So there’s an education that’s happening still in the industry about what not just what we’re doing, but what is the bigger picture. Microsoft and Amazon have over the last couple of years really put their money where their mouth is and got in this space and are building a space building services in space, educating the space industry. So it’s coming. The cloud is coming to the space market, which we’re part of the leaders of that movement.
Now, when it comes to that sort of ideal customer, this is a really interesting one because you have a very unique customer set. What does the profile of somebody that you, now your average person goes and fills out a form for a free ebook, and then you ran off with an SDR, right?
Yeah. Well, we’re not doing TikTok ads. Not yet, anyways.
So our customers are, there are different ways to top up or categorize our customers. Our customers are very educated people who are very passionate, motivated, and technical, which means they’re not really interested in fluff, in marketing design. And they really want to know what’s underneath in the details and the architecture of our system. We have to provide that we have to be technically proficient in our software to explain it to our customers. And so that is something that is not unique to our industry, but it’s part of what our industry is, right? Made of technical engineers who are running, who have a lot of say in what technologies get implemented on their missions.
Pass that, most of our people are not software engineers, too. Most of our customers are electrical or mechanical engineers or system engineers. They’re not software engineers. We have to make sure we’re designing Major Tom in a way that is accessible to non software engineers. Right.
So we have APIs. We have some customizations you can do with our system. We have to make sure that we’re building that so that it’s accessible by someone who doesn’t know how to code, which is great, which is just acknowledgement of who our customers are, right. It’s not unusual to go to a space company and they not have a software engineer on staff. That’s changing, it’s becoming more prevalent in the industry that we have software engineers on staff, but it’s not a guarantee. And so we have to build Major Tom in that way.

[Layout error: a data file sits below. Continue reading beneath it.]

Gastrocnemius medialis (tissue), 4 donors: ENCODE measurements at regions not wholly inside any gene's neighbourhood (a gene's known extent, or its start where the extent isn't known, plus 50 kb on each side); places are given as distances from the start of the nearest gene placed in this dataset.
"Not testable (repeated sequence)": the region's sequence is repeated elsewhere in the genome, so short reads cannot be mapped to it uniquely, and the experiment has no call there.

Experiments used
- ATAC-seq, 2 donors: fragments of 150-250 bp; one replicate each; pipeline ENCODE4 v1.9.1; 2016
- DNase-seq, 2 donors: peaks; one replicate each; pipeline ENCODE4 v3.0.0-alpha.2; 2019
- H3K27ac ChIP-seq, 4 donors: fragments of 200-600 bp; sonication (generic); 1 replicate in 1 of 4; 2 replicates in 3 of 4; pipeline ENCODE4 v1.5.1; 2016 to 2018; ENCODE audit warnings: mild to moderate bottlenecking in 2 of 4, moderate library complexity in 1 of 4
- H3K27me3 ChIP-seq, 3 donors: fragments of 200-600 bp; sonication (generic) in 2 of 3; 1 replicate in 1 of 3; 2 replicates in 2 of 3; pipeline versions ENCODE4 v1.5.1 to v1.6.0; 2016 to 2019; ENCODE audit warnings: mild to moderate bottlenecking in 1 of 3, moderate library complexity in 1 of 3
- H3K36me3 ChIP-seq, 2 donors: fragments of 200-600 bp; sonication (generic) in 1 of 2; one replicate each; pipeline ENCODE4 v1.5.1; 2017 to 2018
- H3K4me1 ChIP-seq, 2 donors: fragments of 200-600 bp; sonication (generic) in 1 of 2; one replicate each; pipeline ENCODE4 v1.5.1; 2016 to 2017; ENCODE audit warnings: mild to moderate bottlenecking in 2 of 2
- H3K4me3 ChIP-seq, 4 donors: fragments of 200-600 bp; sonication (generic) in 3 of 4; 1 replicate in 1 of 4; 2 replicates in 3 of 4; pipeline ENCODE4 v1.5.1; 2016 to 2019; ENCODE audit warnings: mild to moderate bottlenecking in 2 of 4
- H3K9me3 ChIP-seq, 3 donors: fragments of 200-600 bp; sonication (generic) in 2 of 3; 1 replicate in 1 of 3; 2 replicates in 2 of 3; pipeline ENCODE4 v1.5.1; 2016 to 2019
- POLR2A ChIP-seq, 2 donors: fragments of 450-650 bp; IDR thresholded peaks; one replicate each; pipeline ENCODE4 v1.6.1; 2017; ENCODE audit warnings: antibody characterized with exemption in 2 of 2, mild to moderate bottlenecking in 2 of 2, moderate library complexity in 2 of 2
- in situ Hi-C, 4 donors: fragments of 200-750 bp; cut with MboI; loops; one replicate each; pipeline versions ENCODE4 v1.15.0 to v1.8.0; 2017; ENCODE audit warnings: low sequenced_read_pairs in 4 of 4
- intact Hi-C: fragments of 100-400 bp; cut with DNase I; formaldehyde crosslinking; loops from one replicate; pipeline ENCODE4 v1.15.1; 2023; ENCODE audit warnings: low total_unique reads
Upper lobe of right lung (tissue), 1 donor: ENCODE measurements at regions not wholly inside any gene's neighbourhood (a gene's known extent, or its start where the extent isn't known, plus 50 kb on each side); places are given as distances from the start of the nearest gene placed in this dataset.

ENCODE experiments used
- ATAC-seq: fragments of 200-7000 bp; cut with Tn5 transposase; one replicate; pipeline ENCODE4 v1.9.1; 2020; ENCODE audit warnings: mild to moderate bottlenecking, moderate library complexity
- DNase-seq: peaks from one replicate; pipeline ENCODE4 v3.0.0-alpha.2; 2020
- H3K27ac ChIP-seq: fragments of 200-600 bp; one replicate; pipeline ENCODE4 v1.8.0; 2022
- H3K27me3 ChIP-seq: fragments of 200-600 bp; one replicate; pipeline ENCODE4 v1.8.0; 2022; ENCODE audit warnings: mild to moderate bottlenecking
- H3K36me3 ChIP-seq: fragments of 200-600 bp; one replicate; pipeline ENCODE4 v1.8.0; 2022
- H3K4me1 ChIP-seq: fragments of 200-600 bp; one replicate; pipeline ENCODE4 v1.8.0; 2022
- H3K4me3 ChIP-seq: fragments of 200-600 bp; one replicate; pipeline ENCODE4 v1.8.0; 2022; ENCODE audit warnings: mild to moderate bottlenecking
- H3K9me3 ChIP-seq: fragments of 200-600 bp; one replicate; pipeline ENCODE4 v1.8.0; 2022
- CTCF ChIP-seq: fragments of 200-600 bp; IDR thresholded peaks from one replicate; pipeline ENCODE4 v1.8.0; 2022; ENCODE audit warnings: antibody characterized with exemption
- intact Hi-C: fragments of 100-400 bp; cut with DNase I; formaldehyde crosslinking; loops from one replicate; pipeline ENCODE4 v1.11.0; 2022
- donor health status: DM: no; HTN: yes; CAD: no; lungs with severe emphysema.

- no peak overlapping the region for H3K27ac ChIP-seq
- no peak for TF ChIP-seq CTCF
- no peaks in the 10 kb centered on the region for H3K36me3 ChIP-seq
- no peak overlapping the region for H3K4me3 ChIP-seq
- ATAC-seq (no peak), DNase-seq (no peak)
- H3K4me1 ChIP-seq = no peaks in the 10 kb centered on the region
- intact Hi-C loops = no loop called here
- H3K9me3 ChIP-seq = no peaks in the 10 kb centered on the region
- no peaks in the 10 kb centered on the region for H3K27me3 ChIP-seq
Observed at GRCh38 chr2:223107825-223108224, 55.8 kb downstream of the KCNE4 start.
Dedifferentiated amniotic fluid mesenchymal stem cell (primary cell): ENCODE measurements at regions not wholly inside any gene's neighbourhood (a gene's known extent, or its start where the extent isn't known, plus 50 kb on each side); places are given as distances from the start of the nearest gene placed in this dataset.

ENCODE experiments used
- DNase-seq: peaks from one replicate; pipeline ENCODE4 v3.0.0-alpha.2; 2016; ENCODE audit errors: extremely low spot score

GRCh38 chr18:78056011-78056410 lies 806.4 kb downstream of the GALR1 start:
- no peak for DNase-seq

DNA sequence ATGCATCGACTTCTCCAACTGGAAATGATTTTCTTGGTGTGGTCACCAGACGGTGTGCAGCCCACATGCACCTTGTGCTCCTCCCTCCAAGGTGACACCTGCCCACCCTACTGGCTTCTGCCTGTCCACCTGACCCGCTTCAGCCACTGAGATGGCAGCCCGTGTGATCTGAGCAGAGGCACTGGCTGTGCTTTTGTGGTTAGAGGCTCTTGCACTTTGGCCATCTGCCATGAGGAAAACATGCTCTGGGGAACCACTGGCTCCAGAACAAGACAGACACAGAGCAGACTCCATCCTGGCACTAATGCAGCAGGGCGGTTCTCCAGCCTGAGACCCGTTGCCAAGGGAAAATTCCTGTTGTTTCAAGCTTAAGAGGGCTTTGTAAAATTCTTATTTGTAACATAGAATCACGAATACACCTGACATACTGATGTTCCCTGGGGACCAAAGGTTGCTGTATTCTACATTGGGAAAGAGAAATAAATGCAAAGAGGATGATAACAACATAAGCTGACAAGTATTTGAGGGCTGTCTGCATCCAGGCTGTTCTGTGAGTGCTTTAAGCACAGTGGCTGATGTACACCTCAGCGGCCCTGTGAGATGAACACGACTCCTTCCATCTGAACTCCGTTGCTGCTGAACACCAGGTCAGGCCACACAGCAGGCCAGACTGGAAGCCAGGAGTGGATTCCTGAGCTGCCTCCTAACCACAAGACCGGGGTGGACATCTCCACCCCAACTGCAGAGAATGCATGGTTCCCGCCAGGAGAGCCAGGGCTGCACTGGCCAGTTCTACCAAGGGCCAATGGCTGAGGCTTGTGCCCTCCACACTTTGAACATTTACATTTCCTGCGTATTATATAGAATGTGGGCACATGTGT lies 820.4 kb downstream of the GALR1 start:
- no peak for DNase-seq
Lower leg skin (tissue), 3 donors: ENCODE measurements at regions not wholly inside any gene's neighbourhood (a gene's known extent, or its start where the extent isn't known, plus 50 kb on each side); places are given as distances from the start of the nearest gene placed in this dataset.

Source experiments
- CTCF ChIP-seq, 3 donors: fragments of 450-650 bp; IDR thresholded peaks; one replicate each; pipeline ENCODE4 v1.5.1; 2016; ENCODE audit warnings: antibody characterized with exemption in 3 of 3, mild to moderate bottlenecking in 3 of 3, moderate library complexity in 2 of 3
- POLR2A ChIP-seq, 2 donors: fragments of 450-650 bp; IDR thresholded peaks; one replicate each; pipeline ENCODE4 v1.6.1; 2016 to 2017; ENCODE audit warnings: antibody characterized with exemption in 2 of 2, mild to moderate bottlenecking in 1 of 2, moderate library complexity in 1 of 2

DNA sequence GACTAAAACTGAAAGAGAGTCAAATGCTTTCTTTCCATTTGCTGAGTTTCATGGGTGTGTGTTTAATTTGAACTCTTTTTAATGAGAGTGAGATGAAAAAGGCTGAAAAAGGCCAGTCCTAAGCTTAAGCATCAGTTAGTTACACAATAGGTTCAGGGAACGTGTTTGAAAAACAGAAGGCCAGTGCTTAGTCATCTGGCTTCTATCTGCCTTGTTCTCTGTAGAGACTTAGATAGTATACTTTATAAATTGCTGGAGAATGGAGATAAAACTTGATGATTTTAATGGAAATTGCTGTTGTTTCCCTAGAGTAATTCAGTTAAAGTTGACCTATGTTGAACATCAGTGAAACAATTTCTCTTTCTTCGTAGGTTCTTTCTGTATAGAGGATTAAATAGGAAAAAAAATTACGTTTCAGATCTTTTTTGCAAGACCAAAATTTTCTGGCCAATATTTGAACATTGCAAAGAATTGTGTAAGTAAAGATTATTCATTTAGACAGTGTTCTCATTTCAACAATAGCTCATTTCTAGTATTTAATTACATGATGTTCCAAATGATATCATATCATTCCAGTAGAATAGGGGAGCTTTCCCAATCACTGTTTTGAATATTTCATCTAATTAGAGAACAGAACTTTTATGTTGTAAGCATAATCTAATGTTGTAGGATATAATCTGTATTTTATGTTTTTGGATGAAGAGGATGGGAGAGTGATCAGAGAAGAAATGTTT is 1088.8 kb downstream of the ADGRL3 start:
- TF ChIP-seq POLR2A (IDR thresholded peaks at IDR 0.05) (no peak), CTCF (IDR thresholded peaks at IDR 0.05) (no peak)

From a different angle, our customers really, what we’re doing right now from a mission perspective, is we’re really going after two buckets. The first one is new companies who are wanting to launch lots of satellites to do some sort of business application. Right. Or even if it’s not, even if it’s a government program, just wants to build lots of satellites, wants to go quickly, wants to scale, wants to be able to update and manipulate and configure and integrate it into their system. Right.
So they don’t have an architecture for their ground segment to really establish it. So that’s where we really fit in really well and start building out the architecture around Major Tom’s APIs. The other segment is actually the exact opposite. It’s those who are running long term missions in space who are wanting to lower their costs. Right.
It’s gotten too expensive to have this server farm or whatever over here. It’s got too expensive to maintain this 2015 year old software application that nobody else works anymore. And so there’s a whole lot of risk that it goes down or there’s some sort of issue. And then obviously, COVID is changing the mindset of where we need to do work. A lot of these older programs, you had to be in that office only. And then now, that is changing. And so Major Tom really can insert itself in there.
So we are lowering the cost by moving it to a cloud architecture, pay as you go type thing. They don’t have to deal with the infrastructure from a hardware standard. We host it all. And then it gives you that flexibility of remote access to your spacecraft. And so that’s another where we’re going and using the flexibility how we design the back end, we can really insert ourselves into preexisting infrastructure, as opposed to building a new one around us. We can be flexible enough to integrate. Those are the two big Buckets new ventures and those who are actually the exact opposite.